Two North Korean teenagers were publicly executed for watching and selling South Korean movies, according to reports. Both boys, believed to be between the ages of 16 and 17, were shot by a firing squad on an airfield, in front of scared bystanders back in Hyesan, a city on the Chinese border.
Although the horrific incident happened in October, word of their murders didn't come to light until this week. The executions took place after officials held public meetings to warn the public that they would crack down on crimes involving foreign media, particularly from South Korea, which is more affluent and democratic.
Besides the two boys aged 16 and 17, a third boy of their age was also executed by the firing squad for killing his stepmother, with the locals told that the murders were "equally terrible." Two sources were made to witness the executions who described the horrific crimes to Radio Free Asia.
"Hyesan residents gathered in groups at the runway," one of the sources told the radio station.
"The authorities put the teen-aged students in front of the public, sentenced them to death, and immediately shot them."
Such executions are not unheard of in North Korea. Public executions are frequently used by authorities to frighten people into acting in a certain way.
In recent years, the distribution of South Korean and Western films, songs, and TV shows has grown in popularity in North Korea. Smugglers carry the media into the nation from China, and people then share it among themselves.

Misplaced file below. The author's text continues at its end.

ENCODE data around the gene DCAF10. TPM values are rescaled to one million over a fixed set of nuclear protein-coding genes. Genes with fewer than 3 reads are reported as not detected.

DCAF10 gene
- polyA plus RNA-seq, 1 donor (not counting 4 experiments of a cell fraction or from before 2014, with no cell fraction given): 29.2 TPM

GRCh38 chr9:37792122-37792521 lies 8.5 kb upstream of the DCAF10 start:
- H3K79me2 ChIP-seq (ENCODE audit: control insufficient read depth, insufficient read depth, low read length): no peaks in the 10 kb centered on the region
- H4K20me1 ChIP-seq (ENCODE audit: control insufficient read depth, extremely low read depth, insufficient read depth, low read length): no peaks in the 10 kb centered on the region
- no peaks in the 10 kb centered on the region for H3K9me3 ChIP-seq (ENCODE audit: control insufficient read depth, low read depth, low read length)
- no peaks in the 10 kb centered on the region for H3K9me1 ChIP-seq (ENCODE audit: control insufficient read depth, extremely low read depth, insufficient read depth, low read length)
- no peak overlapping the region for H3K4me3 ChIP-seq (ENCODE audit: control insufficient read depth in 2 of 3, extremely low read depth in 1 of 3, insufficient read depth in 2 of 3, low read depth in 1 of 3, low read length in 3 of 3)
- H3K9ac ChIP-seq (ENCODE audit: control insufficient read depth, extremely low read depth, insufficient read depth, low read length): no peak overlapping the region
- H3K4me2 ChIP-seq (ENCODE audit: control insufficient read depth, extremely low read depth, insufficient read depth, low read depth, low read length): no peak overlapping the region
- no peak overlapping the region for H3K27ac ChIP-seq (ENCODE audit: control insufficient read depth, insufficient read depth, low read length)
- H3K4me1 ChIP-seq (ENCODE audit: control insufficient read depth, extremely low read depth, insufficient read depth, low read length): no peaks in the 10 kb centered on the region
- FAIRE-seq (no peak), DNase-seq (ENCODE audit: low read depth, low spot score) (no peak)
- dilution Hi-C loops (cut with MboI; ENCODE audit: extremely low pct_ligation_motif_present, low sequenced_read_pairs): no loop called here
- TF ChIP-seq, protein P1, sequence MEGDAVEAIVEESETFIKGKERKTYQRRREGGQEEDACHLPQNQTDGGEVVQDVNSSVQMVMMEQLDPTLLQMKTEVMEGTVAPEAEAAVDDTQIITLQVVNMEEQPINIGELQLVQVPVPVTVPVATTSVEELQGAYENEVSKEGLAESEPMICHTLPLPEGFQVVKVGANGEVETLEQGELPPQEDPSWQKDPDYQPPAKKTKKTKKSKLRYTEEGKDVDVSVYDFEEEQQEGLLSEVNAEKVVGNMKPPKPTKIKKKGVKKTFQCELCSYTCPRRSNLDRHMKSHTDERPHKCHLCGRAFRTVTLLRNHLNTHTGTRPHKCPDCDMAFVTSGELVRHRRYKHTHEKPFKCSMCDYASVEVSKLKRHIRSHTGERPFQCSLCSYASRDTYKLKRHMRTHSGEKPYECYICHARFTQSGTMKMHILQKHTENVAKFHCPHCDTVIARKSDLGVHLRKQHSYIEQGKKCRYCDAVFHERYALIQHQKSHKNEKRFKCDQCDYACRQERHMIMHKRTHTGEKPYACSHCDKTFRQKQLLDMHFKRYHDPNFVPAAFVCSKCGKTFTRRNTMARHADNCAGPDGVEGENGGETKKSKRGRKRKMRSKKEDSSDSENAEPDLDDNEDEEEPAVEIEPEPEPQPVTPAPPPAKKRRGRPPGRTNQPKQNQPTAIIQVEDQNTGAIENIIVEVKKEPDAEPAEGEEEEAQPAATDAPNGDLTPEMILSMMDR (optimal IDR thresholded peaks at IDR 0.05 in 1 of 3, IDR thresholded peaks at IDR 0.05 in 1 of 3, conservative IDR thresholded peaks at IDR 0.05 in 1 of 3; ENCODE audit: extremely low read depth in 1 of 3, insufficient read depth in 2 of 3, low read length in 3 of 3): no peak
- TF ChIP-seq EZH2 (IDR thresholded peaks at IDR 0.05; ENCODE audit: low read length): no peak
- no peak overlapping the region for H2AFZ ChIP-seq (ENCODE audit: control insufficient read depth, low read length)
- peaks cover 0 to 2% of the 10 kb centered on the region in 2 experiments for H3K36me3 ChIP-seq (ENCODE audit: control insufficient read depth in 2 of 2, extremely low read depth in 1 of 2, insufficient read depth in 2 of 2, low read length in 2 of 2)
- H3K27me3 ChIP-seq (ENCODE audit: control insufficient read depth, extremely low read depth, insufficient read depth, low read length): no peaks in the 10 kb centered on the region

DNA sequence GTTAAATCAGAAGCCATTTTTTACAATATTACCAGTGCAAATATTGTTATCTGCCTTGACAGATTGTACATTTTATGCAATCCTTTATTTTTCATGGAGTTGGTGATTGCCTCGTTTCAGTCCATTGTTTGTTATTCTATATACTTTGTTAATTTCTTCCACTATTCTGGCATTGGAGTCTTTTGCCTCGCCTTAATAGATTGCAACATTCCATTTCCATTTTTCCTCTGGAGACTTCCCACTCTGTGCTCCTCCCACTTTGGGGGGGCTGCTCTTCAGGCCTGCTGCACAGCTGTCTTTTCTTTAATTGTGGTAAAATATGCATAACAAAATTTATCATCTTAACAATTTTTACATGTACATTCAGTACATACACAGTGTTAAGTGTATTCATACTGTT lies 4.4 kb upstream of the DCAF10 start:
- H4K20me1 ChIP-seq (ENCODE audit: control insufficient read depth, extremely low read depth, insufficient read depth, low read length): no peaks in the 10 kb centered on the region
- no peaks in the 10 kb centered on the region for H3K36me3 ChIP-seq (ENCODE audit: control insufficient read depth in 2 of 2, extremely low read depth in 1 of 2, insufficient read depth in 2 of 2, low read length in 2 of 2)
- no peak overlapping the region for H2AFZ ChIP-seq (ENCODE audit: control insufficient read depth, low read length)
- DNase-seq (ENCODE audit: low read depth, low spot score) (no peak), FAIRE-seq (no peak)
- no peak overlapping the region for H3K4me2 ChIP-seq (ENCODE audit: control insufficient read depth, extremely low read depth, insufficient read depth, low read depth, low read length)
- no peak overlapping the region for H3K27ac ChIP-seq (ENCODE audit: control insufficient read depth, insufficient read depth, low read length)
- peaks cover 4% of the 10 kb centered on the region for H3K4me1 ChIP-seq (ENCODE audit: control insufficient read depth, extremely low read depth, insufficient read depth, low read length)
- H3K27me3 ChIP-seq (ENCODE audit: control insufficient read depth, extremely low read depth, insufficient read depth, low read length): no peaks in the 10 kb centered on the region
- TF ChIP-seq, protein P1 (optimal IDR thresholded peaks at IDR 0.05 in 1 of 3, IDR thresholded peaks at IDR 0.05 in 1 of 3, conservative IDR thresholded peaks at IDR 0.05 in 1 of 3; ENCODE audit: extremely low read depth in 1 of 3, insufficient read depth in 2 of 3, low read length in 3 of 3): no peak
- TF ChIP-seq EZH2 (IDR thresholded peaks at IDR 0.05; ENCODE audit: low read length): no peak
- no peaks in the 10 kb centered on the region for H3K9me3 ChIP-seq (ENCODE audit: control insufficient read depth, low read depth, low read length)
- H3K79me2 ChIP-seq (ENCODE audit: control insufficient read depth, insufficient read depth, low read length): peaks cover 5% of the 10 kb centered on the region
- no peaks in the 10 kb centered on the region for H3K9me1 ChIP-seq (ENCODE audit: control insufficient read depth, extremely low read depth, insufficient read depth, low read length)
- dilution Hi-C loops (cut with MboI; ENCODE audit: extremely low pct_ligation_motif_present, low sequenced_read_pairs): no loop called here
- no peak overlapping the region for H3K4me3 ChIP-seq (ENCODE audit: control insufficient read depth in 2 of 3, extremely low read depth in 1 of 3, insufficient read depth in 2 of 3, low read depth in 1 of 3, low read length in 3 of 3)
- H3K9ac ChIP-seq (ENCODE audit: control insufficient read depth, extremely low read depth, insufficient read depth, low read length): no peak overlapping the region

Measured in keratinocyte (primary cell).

North Korea is becoming increasingly concerned that its youth are being influenced by South Korean culture, which is seen as decadent and anti-revolutionary. Over the years, there have been stories of officials randomly seizing iPhones and harshly penalizing offenders.
Brainwashing Its Own People
Kim Jong-un is sensitive to any South Korean media that manages to cross the border because he sees it as an American puppet state. However, despite rigorous regulations, these things are frequently brought into the nation illegally on USB sticks or SD cards.
Usually, these are carried across the border from China and traded between North Koreans. In order to catch people selling the drives, the communist authority in power hires agents from the common public.
One of these spies accused the two teenagers of selling thumb drives containing the programs in the neighborhood market.
Over the years, there have been stories of officials randomly seizing iPhones and harshly penalizing offenders.
Citizens who are caught watching foreign films will be sent to disciplinary labor centers, a Hyesan source claims. If they are caught again, they will spend five years in a penal labor camp along with their parents, who will be held accountable for their children's incorrect education.
However, even if they are children, they could receive a death sentence if they are found to be distributing or selling South Korean films.